In my previous post, I showed you how to set up data collection for a gage R&R analysis using the Assistant in Minitab Statistical Software. In this case, the goal of the gage R&R study is to test whether a new tool provides an effective metric for assessing resident supervision in a medical facility.
As noted in that post, I'm drawing on one of my favorite bloggers about health care quality, David Kashmer of the Business Model Innovation in Surgery blog, and specifically his column "How to Measure a Process When There's No Metric."
An Effective Measure of Resident Supervision?
In one scenario Kashmer presents, state regulators and hospital staff disagree about a health system's ability to oversee residents. In the absence of an established way to measure resident supervision, the staff devises a tool that uses a 0 to 10 scale to rate resident supervision.
Now we're going to analyze the Gage R&R data to test how effectively and reliably the new tool measures what we want it to measure. The analysis will evaluate whether different people who use the tool (the gauge) reach the same conclusion (reproducibility) and do it consistently (repeatability).
To get data, three evaluators used the tool to assess each of 20 charts three times each, and recorded their score for each chart in the worksheet we produced earlier. (You can download the completed worksheet here if you're following along in Minitab.)
Now we're ready to analyze the data.
Evaluating the Ability to Measure Accurately
Once again, we can turn to the Assistant in Minitab Statistical Software to help us. If you're not already using it, your can download a 30-day trial version for free so you can follow along. Start by selecting Assistant > Measurement Systems Analysis... from the menu:
In my earlier post, we used the Assistant to set up this study and make it easy to collect the data we need. Now that we've gathered the data, we can follow the Assistant's decision tree to the "Analyze Data" option.
Selecting the right items for the Assistant's Gage R&R dialog box couldn't be easier—when you use the datasheet the Assistant generated, just enter "Operators" for Operators, "Parts" for Parts, and "Score" for Measurements.
Before we press OK, though, we need to tell the Assistant how to estimate process variation. When Gage R&R is performed in a manufacturing context, historic data about the amount of variation in the output of the process being studied is usually available. Since this is the first time we're analyzing the performance of the new tool for measuring the quality of resident supervision, we don't have an historical standard deviation, so we will tell the Assistant to estimate the variation from the data we're analyzing.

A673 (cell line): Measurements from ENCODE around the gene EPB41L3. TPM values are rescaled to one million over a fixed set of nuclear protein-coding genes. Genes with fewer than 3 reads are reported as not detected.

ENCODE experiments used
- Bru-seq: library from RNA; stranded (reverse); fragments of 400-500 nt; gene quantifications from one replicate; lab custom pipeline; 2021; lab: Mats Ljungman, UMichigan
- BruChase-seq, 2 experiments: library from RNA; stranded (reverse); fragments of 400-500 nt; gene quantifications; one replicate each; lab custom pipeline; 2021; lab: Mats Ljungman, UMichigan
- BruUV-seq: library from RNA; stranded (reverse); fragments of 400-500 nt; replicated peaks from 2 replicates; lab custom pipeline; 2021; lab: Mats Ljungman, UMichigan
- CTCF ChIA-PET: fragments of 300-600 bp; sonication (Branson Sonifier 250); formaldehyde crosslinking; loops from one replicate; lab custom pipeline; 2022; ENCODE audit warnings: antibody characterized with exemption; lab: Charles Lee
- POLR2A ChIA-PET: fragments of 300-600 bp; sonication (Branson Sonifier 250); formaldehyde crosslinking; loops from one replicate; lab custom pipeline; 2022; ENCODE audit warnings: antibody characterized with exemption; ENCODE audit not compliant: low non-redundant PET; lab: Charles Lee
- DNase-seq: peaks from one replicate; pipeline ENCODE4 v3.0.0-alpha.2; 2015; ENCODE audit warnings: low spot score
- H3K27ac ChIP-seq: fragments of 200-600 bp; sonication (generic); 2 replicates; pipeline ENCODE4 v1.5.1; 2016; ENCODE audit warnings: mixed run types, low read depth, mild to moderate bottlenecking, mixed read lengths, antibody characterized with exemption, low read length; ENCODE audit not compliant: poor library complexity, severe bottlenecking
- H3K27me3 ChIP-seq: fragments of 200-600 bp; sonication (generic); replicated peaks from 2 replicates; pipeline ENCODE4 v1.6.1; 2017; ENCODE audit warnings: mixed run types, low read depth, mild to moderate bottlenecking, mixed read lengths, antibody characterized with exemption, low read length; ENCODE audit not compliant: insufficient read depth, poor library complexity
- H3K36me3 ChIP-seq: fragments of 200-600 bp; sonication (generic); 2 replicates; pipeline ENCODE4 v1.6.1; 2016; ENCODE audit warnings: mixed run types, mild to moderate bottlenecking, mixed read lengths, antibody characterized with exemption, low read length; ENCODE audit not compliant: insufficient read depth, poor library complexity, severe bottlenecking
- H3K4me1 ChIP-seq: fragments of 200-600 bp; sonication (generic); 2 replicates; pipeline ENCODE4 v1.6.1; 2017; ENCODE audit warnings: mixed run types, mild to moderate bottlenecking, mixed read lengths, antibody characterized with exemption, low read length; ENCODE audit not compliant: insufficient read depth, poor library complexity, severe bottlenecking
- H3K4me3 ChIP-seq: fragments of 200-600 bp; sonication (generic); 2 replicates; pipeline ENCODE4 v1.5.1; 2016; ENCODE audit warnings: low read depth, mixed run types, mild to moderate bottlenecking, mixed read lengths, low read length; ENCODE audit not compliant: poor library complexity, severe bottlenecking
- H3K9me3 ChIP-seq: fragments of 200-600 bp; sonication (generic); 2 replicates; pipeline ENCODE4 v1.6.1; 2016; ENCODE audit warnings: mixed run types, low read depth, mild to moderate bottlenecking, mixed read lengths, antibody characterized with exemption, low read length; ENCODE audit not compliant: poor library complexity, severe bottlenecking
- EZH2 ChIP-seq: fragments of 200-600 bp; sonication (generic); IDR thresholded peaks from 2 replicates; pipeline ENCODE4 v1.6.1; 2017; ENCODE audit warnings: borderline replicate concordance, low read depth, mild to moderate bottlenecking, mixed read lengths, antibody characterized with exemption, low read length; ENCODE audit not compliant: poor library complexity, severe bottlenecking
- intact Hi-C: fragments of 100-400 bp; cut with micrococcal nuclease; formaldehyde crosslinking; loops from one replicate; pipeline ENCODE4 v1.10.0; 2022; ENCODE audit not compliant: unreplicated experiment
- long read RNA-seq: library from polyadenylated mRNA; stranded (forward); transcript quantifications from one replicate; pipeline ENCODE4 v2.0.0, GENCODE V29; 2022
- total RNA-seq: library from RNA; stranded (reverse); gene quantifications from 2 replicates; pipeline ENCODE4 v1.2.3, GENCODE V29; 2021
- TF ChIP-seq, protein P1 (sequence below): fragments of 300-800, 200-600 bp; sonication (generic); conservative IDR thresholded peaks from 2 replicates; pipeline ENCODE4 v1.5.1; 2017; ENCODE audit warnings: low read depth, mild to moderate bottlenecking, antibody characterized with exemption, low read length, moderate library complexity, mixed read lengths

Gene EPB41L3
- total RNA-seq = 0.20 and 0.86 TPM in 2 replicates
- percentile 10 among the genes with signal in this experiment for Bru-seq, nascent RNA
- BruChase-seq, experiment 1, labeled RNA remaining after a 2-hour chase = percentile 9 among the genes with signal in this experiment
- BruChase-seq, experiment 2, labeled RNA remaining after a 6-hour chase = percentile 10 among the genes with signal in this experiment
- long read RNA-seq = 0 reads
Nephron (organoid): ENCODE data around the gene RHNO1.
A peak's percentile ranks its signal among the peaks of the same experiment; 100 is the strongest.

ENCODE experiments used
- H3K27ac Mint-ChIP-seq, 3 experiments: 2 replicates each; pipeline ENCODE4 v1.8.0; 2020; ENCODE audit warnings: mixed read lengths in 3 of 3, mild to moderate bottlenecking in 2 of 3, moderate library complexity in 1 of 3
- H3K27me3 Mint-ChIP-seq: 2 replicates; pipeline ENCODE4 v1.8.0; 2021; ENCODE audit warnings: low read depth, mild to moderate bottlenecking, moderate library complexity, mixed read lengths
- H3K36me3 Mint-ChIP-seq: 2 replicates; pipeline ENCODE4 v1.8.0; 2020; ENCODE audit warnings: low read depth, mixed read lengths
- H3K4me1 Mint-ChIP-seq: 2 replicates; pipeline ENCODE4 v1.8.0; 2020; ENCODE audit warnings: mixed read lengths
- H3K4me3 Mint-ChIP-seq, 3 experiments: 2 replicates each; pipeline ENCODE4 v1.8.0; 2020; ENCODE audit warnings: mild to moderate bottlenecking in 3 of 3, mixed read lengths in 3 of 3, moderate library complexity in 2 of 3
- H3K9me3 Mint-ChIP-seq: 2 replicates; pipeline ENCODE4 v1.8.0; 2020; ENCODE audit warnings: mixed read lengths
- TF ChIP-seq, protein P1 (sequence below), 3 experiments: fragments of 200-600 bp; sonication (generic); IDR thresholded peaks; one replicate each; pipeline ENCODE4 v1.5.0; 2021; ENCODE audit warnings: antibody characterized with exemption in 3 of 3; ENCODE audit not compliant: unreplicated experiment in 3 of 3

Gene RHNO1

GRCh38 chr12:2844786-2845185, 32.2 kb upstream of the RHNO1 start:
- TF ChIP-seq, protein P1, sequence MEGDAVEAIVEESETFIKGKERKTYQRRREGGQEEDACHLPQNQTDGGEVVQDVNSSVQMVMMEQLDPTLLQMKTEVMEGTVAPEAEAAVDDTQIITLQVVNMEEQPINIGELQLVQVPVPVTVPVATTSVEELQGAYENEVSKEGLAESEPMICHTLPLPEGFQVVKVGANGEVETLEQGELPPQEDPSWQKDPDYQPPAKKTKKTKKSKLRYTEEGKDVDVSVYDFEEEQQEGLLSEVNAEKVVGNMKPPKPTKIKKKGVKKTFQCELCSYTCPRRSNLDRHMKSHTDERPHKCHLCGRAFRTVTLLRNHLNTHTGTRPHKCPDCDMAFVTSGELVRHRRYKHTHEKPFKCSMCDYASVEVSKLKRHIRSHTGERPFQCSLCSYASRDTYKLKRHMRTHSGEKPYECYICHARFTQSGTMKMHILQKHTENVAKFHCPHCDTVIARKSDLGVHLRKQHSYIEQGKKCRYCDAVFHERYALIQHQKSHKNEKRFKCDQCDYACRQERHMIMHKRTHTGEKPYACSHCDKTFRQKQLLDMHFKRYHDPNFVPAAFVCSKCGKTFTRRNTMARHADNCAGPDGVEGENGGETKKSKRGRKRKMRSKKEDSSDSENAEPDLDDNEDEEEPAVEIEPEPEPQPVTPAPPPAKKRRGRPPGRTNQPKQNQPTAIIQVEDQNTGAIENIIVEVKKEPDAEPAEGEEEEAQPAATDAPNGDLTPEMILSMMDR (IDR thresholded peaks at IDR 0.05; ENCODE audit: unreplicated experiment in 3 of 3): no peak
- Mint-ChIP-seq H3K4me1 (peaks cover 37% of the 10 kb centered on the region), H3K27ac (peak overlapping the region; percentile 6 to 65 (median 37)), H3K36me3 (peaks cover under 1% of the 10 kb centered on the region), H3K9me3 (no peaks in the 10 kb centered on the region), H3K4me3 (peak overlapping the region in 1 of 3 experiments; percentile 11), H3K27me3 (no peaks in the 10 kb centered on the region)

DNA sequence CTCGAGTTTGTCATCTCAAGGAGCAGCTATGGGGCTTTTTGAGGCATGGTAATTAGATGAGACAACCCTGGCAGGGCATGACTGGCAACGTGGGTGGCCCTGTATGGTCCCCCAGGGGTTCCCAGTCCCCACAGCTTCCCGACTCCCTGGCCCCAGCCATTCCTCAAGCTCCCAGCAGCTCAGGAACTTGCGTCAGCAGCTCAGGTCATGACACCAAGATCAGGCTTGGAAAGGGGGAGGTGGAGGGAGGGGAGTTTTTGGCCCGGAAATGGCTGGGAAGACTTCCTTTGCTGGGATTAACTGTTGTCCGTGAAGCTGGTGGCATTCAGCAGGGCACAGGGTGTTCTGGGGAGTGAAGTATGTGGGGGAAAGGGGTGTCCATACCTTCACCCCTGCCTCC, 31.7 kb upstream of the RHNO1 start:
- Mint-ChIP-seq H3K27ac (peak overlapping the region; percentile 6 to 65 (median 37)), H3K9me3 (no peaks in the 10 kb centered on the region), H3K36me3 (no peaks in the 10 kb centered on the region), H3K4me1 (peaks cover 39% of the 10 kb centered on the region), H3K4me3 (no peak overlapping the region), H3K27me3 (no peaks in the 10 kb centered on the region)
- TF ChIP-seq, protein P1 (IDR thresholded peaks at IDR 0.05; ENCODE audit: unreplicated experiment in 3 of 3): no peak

The Assistant also asks for an upper or lower specification limit, or tolerance width, which is the distance from the upper spec limit to the lower spec limit. Minitab uses this to calculate %Tolerance, an optional statistic used to determine whether the measurement system can adequately sort good from bad parts—or in this case, good from bad supervision. For the sake of this example, let's say in designing the instrument you have selected a level of 5.0 as the minimum acceptable score.
When we press OK, the Assistant analyzes the data and presents a Summary Report, a Variation Report, and a Report Card for its analysis. The Summary Report gives us the bottom line about how well the new measurement system works.
The first item we see is a bar graph that answers the question, "Can you adequately assess process performance?" The Assistant's analysis of the data tells us that the system we're using to measure patient supervision can indeed assess the resident supervision process.
The second bar graph answers the question "Can you sort good parts from bad?" In this case, we're evaluating patient supervision rather than parts, but the Analysis shows that the system is able to distinguish charts that indicate acceptable resident supervision from those that do not.
For both of these charts, less than 10% of the observed variation in the data could be attributed to the measurement system itself—a very good result.
Measuring the "Unmeasurable"
I can't count the number of times I've heard people say that they can't gather or analyze data about a situation because "it can't be measured." In most cases, that's just not true. Where a factor of interest—"service quality," say—is tough to measure directly, we can usually find measurable indicator variables that can at least give us some insight into our performance.
I hope this example, though simplified from what you're likely to encounter in the real world, shows how it's possible to demonstrate the effectiveness of a measurement system when one doesn't already exist. Even for outcomes that seem hard to quantify, we can create measurement systems to give us valuable data, which we can then use to make improvements.
What kinds of outcomes would you like to be able to measure in your profession? Could you use Gage R&R or another form of measurement system analysis to get started?